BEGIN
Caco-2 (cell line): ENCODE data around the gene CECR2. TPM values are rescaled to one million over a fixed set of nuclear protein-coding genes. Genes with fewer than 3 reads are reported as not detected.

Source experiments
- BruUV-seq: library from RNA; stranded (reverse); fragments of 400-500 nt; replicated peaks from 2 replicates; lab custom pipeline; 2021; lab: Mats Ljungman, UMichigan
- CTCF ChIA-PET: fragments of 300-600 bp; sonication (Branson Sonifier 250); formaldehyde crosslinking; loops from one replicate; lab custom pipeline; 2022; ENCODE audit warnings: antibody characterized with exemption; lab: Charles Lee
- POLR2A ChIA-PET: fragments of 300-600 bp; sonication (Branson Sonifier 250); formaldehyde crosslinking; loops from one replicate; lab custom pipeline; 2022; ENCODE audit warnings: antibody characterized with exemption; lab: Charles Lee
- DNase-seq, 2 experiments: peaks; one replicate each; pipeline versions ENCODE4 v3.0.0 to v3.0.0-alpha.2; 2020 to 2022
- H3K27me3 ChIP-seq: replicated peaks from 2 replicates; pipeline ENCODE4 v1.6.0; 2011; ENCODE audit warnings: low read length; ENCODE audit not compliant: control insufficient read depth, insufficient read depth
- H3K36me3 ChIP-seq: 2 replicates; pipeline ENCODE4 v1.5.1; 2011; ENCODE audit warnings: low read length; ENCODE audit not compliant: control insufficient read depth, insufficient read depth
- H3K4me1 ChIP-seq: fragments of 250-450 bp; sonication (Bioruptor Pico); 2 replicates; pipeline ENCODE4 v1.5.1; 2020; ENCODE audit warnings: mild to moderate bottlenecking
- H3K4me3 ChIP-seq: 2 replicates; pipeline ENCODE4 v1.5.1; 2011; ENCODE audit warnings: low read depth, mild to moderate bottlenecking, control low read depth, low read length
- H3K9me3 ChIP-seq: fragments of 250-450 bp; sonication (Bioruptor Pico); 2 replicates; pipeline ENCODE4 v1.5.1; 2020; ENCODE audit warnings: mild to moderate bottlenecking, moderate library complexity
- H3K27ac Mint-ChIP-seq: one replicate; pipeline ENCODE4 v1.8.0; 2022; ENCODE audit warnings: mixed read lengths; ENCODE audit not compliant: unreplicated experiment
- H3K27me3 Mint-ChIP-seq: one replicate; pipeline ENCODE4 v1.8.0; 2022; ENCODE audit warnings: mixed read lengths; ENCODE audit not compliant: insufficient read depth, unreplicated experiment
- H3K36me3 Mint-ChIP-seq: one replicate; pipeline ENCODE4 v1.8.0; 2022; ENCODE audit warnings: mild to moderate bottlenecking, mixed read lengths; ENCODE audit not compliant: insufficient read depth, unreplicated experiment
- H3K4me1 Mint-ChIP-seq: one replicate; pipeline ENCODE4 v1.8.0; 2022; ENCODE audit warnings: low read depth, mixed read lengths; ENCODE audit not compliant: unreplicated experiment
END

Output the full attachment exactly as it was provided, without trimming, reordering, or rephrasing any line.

Caco-2 (cell line): ENCODE data around the gene CECR2. TPM values are rescaled to one million over a fixed set of nuclear protein-coding genes. Genes with fewer than 3 reads are reported as not detected.

Source experiments
- BruUV-seq: library from RNA; stranded (reverse); fragments of 400-500 nt; replicated peaks from 2 replicates; lab custom pipeline; 2021; lab: Mats Ljungman, UMichigan
- CTCF ChIA-PET: fragments of 300-600 bp; sonication (Branson Sonifier 250); formaldehyde crosslinking; loops from one replicate; lab custom pipeline; 2022; ENCODE audit warnings: antibody characterized with exemption; lab: Charles Lee
- POLR2A ChIA-PET: fragments of 300-600 bp; sonication (Branson Sonifier 250); formaldehyde crosslinking; loops from one replicate; lab custom pipeline; 2022; ENCODE audit warnings: antibody characterized with exemption; lab: Charles Lee
- DNase-seq, 2 experiments: peaks; one replicate each; pipeline versions ENCODE4 v3.0.0 to v3.0.0-alpha.2; 2020 to 2022
- H3K27me3 ChIP-seq: replicated peaks from 2 replicates; pipeline ENCODE4 v1.6.0; 2011; ENCODE audit warnings: low read length; ENCODE audit not compliant: control insufficient read depth, insufficient read depth
- H3K36me3 ChIP-seq: 2 replicates; pipeline ENCODE4 v1.5.1; 2011; ENCODE audit warnings: low read length; ENCODE audit not compliant: control insufficient read depth, insufficient read depth
- H3K4me1 ChIP-seq: fragments of 250-450 bp; sonication (Bioruptor Pico); 2 replicates; pipeline ENCODE4 v1.5.1; 2020; ENCODE audit warnings: mild to moderate bottlenecking
- H3K4me3 ChIP-seq: 2 replicates; pipeline ENCODE4 v1.5.1; 2011; ENCODE audit warnings: low read depth, mild to moderate bottlenecking, control low read depth, low read length
- H3K9me3 ChIP-seq: fragments of 250-450 bp; sonication (Bioruptor Pico); 2 replicates; pipeline ENCODE4 v1.5.1; 2020; ENCODE audit warnings: mild to moderate bottlenecking, moderate library complexity
- H3K27ac Mint-ChIP-seq: one replicate; pipeline ENCODE4 v1.8.0; 2022; ENCODE audit warnings: mixed read lengths; ENCODE audit not compliant: unreplicated experiment
- H3K27me3 Mint-ChIP-seq: one replicate; pipeline ENCODE4 v1.8.0; 2022; ENCODE audit warnings: mixed read lengths; ENCODE audit not compliant: insufficient read depth, unreplicated experiment
- H3K36me3 Mint-ChIP-seq: one replicate; pipeline ENCODE4 v1.8.0; 2022; ENCODE audit warnings: mild to moderate bottlenecking, mixed read lengths; ENCODE audit not compliant: insufficient read depth, unreplicated experiment
- H3K4me1 Mint-ChIP-seq: one replicate; pipeline ENCODE4 v1.8.0; 2022; ENCODE audit warnings: low read depth, mixed read lengths; ENCODE audit not compliant: unreplicated experiment